When I think about my family's bilingual progress over the past few years, I realize that I've gotten too comfortable with our path. I've been consistent in speaking only French with my children, and we read many books and magazines in the target language, but that's all of our minority language input. Living in America, this adds up to children who understand French but reply only in English. So my language goals for this year are largely focused on encouraging my children to speak French rather than simply comprehending it.
Here's how I hope to encourage speaking in their minority language:
1. More role play in French.
In the past, this has been a wonderful way to get my children to talk in the target language because they pretend to be someone else--someone who speaks French! Whether it's playing teacher, cashier, doctor, or inventing conversations with puppets or figurines, this might be my children's favorite way to interact with me. (I need to do this more before they outgrow their love of pretend play!)
2. Seek out more relationships with young French speakers in our area.
By expanding our circle of Francophone acquaintances, we'll have more opportunities for meaningful, bilingual friendships. These American-based children will probably choose to speak English with my children, but they can still serve as a model if they speak French at home or with a parent.
3. Enroll my children in an enjoyable class where French speech is expected.
In the past few years I've avoided this because of the scheduling commitment and cost, but now I realize that it's worth the price if the payoff is bilingual speech while my children are young. Some options for French children's classes here in Portland, Oregon, include:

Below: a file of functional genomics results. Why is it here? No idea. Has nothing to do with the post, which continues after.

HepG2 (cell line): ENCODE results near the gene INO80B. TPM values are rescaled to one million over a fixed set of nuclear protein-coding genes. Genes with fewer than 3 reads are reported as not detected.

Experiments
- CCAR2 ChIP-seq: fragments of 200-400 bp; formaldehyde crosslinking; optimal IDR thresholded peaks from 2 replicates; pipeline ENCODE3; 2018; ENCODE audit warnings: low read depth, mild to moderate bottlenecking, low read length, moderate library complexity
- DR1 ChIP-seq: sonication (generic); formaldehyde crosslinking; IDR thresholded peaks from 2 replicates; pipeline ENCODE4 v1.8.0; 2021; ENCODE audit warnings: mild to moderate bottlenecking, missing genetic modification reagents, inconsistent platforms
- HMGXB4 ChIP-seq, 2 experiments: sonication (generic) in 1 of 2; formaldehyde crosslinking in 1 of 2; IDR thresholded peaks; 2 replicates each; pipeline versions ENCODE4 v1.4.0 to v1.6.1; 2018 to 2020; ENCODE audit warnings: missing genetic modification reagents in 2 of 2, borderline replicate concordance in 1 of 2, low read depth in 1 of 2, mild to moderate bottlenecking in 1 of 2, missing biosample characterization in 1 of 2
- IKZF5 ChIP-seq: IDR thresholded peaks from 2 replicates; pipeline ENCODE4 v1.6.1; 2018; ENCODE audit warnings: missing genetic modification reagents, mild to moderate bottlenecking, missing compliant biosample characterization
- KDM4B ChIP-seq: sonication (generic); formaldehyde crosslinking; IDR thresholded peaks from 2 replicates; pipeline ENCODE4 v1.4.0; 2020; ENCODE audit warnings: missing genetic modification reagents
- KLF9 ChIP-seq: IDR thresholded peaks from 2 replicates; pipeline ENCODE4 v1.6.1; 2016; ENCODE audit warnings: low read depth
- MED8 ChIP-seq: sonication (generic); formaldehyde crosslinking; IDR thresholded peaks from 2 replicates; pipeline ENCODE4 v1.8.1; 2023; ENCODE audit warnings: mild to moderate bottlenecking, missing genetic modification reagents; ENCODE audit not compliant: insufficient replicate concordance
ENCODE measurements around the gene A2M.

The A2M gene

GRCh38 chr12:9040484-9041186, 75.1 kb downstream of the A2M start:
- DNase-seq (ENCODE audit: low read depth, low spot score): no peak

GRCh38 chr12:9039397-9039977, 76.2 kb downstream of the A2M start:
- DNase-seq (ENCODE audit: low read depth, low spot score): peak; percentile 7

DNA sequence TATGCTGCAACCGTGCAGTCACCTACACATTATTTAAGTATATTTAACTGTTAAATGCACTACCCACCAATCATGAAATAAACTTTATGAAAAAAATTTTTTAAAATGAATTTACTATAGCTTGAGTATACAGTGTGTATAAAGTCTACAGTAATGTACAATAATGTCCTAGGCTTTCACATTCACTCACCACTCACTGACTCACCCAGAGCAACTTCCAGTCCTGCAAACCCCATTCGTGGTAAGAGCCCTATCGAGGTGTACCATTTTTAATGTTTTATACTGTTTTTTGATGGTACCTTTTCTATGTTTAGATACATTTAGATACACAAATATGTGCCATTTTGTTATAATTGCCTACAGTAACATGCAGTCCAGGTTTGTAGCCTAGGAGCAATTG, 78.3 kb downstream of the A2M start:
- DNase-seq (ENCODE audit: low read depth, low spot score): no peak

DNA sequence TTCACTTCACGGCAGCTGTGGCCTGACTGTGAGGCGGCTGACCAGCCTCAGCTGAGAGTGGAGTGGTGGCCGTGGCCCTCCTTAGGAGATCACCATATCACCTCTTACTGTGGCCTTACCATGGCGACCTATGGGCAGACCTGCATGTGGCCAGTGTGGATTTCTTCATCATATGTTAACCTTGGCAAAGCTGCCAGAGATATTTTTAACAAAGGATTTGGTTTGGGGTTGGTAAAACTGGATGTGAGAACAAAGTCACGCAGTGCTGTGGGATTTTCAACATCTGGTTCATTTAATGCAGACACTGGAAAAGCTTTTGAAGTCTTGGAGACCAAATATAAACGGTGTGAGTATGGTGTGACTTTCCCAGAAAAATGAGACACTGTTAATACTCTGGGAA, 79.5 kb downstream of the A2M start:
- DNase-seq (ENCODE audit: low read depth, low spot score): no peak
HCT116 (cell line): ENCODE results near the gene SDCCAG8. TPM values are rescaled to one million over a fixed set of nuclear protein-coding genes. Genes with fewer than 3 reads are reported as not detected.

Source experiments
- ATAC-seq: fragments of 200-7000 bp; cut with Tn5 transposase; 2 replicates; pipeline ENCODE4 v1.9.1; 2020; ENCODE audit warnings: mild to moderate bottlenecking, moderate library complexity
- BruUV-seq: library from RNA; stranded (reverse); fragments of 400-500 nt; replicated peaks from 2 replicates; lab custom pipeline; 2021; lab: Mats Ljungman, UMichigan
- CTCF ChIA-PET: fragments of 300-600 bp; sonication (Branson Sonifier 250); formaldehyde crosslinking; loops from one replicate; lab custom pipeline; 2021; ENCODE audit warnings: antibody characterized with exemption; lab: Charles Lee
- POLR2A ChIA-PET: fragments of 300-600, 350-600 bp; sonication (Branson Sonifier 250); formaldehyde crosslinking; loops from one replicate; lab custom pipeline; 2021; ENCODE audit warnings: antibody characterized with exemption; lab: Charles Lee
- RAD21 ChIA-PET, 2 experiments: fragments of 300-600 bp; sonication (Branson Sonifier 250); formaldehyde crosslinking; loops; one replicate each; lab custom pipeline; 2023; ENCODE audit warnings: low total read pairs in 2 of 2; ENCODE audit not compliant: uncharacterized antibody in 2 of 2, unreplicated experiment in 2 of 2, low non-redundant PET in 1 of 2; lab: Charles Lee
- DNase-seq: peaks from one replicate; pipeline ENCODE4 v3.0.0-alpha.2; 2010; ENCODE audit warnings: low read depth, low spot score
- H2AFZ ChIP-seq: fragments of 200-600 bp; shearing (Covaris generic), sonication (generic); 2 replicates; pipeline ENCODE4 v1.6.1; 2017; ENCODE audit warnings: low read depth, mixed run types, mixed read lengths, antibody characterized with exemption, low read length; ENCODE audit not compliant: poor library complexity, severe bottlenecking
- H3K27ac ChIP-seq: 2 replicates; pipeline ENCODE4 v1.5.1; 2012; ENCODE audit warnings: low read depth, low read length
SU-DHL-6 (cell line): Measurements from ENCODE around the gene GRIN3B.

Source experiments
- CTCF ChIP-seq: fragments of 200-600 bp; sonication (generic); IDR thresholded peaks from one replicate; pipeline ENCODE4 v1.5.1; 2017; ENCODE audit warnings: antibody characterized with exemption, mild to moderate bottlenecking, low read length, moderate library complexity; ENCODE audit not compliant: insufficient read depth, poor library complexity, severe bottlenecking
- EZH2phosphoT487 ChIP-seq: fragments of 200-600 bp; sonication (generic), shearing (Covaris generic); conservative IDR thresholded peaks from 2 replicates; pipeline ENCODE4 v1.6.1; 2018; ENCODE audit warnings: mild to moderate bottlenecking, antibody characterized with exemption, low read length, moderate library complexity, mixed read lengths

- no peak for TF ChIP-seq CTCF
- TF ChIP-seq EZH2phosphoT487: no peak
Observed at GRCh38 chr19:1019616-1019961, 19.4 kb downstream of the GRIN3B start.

- Monsieur Moustache: a children's French class through Portland Parks and Recreation
- Children's classes at the Alliance Française de Portland
- After school elective classes at L'Etoile French Immersion School (call to request an elective catalog)
My final language goal doesn't directly encourage our children to speak French, but it's an important part of our bilingual journey:
4. Open a separate savings account and make monthly deposits for our trip to France.
We won't be going until mid- or late 2015, but being able to see our deposits accumulate in an account will be exciting and will help us manage our finances with the future in mind.
Do you think these goals are adequate to promote speech in a minority language? What activities would you suggest for encouraging bilingual speech in young children?